Four Seasons Hotel - Fountain Restaurant, Philadelphia, PA
I listed these wines in the sequence they were served at a lunch by well-known and incredibly generous Philadelphia wine enthusiast and collector, Randy Feinberg. All of these wines were served blind, with a sumptuous lunch prepared by the staff at the Fountain Restaurant in Philadelphia's Four Seasons Hotel. The centerpiece was a phenomenal stuffed pig. Other magnificent dishes included shepherd's pie and veal cheeks.
As for the wines, one has to remember that with old wines, there are no great wines, just great bottles. Flight one included two 1962s, an underrated vintage for Bordeaux. The Ducru Beaucaillou performed magnificently (the finest bottle I have ever had of this wine), and theMontrose was a bit earthy, rustic, and coarse. They were followed by a sensational flight of 1986s. I have always believed in this vintage's wines from the northern Médoc (which consist primarily of Cabernet Sauvignon). My wife actually worked the harvest for three weeks at Gruaud Larose, and said not a drop of rain fell during the entire time ... something worth remembering. These wines are still incredibly young, tasting more like 7-8 year old wines than ones approaching their 17th birthday. The 1986 Mouton Rothschild is one of the greatest Moutons ever made. At this tasting it revealed even more opulence than previously. The late Michel Delon always felt the 1986 Léoville Las Cases was the greatest wine he made, better even than his 1982, 1990, and 1996. It is a magnificent Las Cases revealing classic lead pencil aromas intermixed with cherry liqueur and graphite along with fabulous concentration and depth. It is just beginning to approach maturity, although this bottle suggested another 3-4 years of aging is necessary. The 1986 Gruaud Larose was more forward than bottles from my cellar. While it did not reveal the intensity of the Mouton or Las Cases, it is a majestic, multi-layered, complex wine with tremendous richness and admirable intensity.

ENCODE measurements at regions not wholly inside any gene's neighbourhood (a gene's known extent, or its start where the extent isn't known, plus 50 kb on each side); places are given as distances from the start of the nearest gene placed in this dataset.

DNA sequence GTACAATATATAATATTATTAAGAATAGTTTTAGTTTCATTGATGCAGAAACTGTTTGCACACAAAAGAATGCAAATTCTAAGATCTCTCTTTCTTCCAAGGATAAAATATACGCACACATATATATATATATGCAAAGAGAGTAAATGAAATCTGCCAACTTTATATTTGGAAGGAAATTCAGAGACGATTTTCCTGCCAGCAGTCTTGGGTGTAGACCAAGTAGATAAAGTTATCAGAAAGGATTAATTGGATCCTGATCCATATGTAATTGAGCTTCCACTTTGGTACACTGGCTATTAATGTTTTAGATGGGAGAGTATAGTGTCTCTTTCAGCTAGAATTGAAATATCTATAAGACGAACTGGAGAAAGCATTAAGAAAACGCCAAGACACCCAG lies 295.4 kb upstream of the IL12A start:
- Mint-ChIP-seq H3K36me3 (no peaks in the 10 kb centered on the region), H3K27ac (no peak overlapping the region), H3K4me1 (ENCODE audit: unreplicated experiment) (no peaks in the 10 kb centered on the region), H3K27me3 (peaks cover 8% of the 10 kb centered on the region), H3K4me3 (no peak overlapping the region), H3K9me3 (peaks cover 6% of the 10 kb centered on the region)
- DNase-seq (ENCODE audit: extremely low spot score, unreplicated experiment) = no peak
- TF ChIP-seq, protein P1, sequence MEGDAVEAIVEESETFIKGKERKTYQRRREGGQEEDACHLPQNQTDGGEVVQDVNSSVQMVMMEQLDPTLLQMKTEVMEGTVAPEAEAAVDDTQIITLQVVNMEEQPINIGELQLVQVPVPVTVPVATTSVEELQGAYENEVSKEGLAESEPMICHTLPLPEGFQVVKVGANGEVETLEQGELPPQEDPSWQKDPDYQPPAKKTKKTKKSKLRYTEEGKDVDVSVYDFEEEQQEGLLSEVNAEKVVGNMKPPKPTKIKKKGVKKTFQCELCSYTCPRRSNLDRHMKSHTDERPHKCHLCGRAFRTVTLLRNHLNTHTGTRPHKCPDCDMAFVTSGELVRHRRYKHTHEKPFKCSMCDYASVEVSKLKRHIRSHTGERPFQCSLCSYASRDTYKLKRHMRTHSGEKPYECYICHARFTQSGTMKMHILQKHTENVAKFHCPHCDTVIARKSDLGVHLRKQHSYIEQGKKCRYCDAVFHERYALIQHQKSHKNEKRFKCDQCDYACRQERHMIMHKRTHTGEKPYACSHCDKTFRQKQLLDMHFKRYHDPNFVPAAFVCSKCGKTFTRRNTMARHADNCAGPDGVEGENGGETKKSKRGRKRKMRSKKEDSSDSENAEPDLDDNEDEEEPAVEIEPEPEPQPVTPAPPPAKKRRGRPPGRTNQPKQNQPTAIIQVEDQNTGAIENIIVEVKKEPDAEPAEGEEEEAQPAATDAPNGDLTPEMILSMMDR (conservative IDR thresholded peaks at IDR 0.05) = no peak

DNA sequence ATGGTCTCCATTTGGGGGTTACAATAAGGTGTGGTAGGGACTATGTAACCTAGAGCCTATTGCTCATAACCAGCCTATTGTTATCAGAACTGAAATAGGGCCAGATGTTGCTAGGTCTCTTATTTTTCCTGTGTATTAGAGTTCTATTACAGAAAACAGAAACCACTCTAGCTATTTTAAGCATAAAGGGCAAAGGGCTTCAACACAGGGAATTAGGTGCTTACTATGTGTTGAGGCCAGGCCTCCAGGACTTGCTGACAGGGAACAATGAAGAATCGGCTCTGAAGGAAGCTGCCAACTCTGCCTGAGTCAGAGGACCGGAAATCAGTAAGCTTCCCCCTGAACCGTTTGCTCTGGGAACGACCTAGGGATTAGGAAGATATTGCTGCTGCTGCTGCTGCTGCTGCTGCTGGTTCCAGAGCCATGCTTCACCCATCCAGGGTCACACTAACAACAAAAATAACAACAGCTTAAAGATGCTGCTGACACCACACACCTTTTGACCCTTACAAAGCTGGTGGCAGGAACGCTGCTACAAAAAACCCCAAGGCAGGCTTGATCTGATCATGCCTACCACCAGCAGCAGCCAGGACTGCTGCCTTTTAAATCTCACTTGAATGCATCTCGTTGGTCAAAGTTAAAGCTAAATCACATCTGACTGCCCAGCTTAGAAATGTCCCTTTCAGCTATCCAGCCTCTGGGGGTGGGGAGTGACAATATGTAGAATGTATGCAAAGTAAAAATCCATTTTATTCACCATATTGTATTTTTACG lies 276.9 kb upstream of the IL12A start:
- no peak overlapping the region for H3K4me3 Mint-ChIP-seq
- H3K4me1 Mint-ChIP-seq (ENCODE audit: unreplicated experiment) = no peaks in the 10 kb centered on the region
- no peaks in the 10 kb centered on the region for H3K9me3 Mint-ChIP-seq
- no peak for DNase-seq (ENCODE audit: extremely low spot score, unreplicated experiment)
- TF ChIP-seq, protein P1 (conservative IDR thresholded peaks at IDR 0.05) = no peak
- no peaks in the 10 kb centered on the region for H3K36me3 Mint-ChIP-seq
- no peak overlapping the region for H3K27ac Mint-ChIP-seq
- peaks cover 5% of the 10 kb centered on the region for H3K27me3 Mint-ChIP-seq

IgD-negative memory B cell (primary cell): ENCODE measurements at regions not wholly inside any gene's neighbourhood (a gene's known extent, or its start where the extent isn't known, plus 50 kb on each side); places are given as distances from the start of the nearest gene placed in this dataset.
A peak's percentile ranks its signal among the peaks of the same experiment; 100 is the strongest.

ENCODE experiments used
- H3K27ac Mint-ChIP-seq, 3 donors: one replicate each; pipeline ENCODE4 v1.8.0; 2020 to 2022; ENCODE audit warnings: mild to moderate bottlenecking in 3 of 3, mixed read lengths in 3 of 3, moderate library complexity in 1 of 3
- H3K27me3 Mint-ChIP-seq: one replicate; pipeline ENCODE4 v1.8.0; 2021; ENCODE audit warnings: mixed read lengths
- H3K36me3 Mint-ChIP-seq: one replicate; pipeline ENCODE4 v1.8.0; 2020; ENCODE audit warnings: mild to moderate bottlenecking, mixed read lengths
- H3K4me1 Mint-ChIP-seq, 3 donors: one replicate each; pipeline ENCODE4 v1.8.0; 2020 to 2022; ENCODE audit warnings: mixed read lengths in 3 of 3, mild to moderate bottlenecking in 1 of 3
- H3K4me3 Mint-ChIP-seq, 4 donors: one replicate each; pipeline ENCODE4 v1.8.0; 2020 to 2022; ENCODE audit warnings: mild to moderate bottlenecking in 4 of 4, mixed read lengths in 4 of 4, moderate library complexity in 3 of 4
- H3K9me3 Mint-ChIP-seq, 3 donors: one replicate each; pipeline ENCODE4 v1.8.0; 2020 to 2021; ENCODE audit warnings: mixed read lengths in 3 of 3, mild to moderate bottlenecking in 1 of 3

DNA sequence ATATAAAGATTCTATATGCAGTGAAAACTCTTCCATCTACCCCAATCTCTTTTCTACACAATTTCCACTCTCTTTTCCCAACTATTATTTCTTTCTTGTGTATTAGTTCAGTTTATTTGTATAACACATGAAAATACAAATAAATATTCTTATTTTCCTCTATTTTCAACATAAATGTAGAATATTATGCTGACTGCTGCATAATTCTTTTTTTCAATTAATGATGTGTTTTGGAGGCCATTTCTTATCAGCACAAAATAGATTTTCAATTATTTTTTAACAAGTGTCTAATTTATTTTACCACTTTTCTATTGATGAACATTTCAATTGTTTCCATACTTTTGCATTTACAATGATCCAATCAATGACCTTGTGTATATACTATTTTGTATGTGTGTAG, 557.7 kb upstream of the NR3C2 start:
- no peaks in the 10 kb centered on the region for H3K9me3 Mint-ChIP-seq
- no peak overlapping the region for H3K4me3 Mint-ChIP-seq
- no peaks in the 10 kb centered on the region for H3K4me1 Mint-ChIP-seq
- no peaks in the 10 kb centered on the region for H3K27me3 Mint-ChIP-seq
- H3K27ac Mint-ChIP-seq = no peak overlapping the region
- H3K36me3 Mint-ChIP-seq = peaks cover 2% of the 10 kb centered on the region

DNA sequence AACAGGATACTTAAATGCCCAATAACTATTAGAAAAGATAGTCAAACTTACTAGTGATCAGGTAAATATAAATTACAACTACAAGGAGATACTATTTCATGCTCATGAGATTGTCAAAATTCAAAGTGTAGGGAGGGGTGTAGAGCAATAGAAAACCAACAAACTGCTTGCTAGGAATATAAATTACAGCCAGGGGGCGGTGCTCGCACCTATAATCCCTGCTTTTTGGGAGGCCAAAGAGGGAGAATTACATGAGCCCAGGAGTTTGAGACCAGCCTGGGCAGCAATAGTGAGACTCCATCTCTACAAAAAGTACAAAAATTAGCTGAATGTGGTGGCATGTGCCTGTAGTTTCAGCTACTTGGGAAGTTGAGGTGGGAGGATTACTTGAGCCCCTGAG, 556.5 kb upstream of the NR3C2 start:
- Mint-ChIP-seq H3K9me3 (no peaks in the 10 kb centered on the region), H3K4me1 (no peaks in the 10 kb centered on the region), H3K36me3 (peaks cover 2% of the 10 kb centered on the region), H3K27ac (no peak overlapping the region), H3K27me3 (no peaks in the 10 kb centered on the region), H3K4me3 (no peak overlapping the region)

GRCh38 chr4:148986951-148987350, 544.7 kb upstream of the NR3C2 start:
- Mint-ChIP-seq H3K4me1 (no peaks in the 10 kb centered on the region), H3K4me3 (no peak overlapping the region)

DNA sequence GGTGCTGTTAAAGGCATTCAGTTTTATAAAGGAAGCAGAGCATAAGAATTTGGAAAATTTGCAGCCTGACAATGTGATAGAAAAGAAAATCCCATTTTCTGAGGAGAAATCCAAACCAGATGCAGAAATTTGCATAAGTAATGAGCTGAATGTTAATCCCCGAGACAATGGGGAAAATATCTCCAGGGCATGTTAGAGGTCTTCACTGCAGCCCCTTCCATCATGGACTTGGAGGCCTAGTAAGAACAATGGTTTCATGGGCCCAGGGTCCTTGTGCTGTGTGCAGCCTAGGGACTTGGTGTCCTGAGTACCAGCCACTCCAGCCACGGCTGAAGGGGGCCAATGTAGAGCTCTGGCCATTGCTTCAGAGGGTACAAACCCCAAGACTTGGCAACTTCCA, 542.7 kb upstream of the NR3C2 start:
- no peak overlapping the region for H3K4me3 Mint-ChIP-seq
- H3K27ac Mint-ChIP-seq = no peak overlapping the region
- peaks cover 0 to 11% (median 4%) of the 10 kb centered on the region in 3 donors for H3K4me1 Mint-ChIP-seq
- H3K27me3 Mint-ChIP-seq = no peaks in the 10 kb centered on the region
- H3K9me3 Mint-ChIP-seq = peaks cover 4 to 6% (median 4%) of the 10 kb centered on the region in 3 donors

This amazing flight of 1986s (all under-valued, in my opinion) was followed by a disappointing bottle of 1964 Troplong Mondot, a great bottle of 1964 Canon (its pristine quality was impressive), and a rustic, earthy example of 1964 Montrose. All of these wines are fully mature, and will not improve with additional cellaring.
To everyone's surprise (and there were some very good tasters here), no one picked the next flight as California. I know that sounds impossible, but the 1975 Mayacamas Cabernet Sauvignon was thought to be a great vintage of Château Latour. Most people thought the Groth Reserve to be a Mouton, and the Bonny's Vineyard, which was incredibly herbaceous young, now has the mint/ginger characteristics of a Mouton such as 1959. Laugh if you will, but these wines could have fooled the greatest tasters in the world. They had been decanted the night before, which probably had something to do with the fact they had lost some of their California grapiness. In any event, they performed well. My favorites included the Groth Reserve and the Mayacamas. Interestingly, the last bottle of the 1985 Groth Reserve I had tasted (the first California wine I bestowed 100 points) had been tired, but this bottle was spectacular. Again, it's always a question of storage/provenance.
The next flight also fooled everybody, although at the end, before we made our guesses, I did identify the last wine as being the 1990 Rayas (because of the kirsch liqueur aspect). The star was the virtually perfect 1990 André Brunel Les Cailloux Cuvée Centenaire. It is a sumptuous Châteauneuf du Pape for the ages.